Addressing its future plans, she said: "At a rate of four franchises opening a month, we are looking at reasonably rapid expansion for Nostrum. Part of our thinking is that we would like to appoint master franchisees – operators with the financial capacity to open a kitchen close enough to supply a minimum of 50 stores."
Somewhat further down the international franchising route, Global Photo Booths has just sold 15 of its units to operators in Russia. Dave Prosser, Sales Director at the Worcestershire-based business, said: "We have been manufacturing photo booths for the last five years, all with our own proprietary software. We now have customers as far afield as Canada, Hong Kong, Malaysia, Nigeria, Singapore and, most recently, Russia.
"Each franchisee covers an exclusive and clearly-defined geographical territory, all based on a variety of criteria. This is intended to give every franchisee an equal opportunity, no matter which territory they have purchased."
The cost of each photo booth to a franchisee is £7,495 (HK$90,000). There is also a monthly management fee of £495 (HK$6,000), which is designed to cover search engine optimisation (SEO) and 24/7 support.
Another company enjoying the benefits of international franchising success is Anytime Fitness, with the Minnesota-based gym operator now having 2,800 clubs across the world, as well as some 2.5 million registered members. According to Richard North, the company's UK Franchise Sales Manager, the business now opens a new club every working day.
He said: "Anytime Fitness is in 23 countries around the world, including China, Dubai, Malaysia and Singapore. We also have two clubs in Hong Kong.
"It will typically cost a minimum of £260,000 (HK$3.1 milion) to open a new club. This covers the cost of the franchise fee, security fit-out and all costs related to first opening the doors.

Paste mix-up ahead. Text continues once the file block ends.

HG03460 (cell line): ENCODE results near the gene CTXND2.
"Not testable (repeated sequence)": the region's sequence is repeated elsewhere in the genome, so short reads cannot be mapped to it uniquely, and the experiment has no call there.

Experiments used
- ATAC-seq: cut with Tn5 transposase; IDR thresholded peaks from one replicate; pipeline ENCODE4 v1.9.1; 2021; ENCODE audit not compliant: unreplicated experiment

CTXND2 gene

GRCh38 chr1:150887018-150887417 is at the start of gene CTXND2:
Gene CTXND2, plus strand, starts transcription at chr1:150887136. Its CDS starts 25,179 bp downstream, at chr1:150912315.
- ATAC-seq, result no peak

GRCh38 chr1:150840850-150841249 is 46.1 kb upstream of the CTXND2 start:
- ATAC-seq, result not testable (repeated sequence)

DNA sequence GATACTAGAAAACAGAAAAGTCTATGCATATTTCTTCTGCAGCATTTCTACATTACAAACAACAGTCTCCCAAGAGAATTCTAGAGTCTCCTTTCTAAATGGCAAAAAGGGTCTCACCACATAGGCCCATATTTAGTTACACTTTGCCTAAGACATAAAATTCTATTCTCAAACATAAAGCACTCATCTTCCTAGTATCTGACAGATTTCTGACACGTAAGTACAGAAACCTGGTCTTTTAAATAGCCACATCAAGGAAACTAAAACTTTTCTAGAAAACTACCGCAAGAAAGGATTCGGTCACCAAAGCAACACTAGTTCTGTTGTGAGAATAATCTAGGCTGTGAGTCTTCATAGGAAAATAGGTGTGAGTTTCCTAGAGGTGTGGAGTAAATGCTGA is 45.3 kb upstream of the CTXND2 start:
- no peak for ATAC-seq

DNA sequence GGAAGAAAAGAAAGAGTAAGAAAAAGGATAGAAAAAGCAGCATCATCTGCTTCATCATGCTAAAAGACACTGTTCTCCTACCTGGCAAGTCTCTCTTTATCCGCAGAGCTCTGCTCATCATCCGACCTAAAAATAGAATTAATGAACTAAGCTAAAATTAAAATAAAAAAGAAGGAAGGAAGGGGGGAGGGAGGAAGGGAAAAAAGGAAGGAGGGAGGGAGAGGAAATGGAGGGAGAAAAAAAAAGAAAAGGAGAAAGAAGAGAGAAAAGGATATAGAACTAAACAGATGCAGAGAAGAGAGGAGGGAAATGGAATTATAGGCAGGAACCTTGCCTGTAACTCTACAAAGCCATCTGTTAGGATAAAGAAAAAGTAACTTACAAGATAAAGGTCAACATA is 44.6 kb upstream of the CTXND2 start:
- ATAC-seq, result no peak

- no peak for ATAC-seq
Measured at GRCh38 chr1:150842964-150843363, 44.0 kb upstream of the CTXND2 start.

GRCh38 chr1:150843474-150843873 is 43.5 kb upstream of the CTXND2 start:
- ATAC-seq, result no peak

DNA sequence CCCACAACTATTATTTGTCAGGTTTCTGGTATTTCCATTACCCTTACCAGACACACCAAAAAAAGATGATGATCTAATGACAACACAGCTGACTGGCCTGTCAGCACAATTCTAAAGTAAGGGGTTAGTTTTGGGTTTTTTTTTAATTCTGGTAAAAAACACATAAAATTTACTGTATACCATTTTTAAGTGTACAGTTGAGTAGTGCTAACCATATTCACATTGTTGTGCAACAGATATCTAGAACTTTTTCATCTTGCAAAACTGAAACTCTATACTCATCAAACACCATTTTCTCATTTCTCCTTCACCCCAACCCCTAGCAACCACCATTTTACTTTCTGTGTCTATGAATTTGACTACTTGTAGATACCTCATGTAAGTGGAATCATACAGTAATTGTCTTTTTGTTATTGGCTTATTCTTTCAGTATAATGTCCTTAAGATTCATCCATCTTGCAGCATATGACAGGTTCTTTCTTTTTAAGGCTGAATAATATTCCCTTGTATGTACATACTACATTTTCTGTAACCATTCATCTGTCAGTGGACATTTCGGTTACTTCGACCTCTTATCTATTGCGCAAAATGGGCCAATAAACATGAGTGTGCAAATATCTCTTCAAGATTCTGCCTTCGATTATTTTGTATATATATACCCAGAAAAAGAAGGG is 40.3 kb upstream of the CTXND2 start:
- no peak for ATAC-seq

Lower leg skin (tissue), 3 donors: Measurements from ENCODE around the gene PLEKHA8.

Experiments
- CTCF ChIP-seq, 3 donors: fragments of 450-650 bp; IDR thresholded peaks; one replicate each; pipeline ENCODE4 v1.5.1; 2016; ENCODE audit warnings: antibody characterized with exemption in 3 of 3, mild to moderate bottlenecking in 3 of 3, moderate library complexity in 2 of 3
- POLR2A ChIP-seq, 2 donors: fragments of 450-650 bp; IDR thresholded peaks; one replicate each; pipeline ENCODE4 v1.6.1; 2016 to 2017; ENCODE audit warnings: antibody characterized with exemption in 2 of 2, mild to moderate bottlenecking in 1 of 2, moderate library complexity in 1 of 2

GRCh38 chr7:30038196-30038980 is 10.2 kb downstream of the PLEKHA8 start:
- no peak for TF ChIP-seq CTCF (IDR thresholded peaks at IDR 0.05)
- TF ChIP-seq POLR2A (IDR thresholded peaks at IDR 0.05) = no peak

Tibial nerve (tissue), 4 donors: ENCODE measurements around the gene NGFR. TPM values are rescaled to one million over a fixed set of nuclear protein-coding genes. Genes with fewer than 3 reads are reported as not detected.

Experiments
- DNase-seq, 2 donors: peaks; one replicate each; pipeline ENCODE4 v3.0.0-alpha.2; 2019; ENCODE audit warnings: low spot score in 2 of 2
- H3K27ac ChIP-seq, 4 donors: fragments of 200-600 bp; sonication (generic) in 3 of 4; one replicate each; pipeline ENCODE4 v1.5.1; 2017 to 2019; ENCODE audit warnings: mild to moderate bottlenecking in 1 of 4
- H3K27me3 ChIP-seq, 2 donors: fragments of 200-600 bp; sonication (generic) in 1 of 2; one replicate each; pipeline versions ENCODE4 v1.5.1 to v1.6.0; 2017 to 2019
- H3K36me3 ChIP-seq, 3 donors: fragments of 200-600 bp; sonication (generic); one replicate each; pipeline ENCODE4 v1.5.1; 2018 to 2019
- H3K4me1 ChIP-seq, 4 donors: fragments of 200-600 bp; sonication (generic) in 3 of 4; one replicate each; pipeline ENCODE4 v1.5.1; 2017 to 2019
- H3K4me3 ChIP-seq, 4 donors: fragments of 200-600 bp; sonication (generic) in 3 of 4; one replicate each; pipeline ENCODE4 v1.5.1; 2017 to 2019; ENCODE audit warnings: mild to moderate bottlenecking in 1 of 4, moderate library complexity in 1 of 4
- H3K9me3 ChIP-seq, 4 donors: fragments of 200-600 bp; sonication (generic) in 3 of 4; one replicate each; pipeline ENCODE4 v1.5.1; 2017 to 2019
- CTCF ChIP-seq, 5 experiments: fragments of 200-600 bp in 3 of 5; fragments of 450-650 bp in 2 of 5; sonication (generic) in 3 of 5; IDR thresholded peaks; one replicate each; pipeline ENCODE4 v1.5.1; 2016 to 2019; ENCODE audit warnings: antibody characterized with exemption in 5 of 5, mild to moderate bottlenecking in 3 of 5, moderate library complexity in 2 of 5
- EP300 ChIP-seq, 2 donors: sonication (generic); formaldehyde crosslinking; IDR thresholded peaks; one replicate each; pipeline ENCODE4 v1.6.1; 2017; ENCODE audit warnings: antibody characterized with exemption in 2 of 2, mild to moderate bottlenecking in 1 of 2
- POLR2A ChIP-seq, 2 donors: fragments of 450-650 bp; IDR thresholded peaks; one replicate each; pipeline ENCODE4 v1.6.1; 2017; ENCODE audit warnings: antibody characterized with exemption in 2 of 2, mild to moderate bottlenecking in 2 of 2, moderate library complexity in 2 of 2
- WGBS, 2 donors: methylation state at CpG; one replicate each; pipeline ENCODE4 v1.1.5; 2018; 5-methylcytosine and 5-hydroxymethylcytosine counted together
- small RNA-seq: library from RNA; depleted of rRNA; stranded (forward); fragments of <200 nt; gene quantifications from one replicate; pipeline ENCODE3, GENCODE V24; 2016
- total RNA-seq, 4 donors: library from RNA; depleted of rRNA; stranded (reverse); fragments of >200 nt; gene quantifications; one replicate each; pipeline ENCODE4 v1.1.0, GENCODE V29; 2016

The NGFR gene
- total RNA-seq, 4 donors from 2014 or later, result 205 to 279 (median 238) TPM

"Typically, equipment is purchased on a lease scheme. Lease purchase payments are paid monthly for between three to five years, after which the franchisee owns the equipment. More than 60 per cent of franchisees actually go on to own more than one club."
While many companies were looking at exporting western know-how into Asia, one London-based company seemed to be prospering by doing just the reverse. The Chopstix Noodle Bar, an Orient-style fast-food operation, now has 45 restaurants operating across the UK and the Republic of Ireland.
With his PR hat clearly on, Menashe Sadik, one of the company's Founding Partners, said: "If you have ambition, an entrepreneurial spirit, experience in the food industry and the desire and passion to run your own business, then you could be our next Chopstix franchisee or license owner."
Despite the impressive growth of Chopstix, the granddaddy of fast-food franchising clearly remains the mighty McDonald's. It was no surprise, then, that the burger giant also had a notable presence at the show.
Addressing an audience of would-be McDonald's franchisees, Bryan Rupping, who runs two McDonald's outlets in the south of England, said: "It took nine months to complete my training. This was a mixture of actual work in restaurants and classroom study.
"As a franchisee, it's a hands-on role leading the team. We also become very much part of the communities that we serve. Being a franchisee is not for everyone."
According to Rupping, a franchisee since 2011, it costs between £125,000 to £325,000 (HK$1.5 million – HK$4 million) to set up a McDonald's outlet. On top of that, there one-off franchise fee (HK$360,000) and a training deposit (HK$60,000), refundable when training is completed. Where he's 'lovin' it' or not goes unrecorded.
The British & International Franchise Exhibition 2015 took place at London's Olympia from 13-14 March.
Simon King, Special Correspondent, London